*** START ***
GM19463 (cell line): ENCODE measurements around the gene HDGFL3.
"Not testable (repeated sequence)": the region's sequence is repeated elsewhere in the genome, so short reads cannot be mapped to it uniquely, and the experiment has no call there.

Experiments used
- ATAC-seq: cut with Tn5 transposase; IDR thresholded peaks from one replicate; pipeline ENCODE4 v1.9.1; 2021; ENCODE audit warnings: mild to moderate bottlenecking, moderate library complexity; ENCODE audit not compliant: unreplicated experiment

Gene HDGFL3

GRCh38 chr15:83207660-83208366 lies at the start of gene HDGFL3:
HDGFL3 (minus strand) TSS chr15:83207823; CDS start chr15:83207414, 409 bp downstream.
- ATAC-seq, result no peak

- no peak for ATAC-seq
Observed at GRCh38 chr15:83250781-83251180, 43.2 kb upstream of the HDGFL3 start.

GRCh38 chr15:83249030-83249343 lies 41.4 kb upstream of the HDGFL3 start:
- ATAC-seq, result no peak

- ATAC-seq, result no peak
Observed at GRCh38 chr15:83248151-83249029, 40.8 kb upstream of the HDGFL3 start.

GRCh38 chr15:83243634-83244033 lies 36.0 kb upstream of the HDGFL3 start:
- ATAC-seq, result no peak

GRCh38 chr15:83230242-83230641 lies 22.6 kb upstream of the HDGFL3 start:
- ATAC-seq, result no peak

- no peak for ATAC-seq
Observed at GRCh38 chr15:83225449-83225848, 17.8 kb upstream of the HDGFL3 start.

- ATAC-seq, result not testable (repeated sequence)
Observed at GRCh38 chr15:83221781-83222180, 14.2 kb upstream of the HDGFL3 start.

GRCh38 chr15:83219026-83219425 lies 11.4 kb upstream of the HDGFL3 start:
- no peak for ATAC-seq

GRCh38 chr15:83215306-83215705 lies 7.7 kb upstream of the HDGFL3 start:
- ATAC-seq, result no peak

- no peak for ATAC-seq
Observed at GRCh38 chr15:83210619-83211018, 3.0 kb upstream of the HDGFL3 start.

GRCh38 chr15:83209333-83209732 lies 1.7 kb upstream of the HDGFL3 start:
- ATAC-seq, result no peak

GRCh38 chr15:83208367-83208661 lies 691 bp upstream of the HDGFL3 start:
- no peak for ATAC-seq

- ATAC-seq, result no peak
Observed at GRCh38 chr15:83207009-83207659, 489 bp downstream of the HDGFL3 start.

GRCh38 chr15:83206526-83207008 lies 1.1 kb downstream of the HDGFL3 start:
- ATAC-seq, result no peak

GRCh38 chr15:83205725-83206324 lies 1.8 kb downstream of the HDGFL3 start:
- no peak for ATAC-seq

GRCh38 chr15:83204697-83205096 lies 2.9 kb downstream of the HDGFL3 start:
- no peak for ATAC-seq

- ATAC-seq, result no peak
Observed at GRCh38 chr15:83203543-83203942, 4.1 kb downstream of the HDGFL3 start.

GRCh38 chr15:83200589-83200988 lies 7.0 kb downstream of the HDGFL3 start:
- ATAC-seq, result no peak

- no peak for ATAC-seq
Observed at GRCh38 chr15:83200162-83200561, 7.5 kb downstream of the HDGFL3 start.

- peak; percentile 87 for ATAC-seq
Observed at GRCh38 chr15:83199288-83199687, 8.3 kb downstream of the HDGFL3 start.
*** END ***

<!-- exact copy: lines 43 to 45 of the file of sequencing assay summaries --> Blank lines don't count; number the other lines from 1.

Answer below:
GRCh38 chr15:83200589-83200988 lies 7.0 kb downstream of the HDGFL3 start:
- ATAC-seq, result no peak

- no peak for ATAC-seq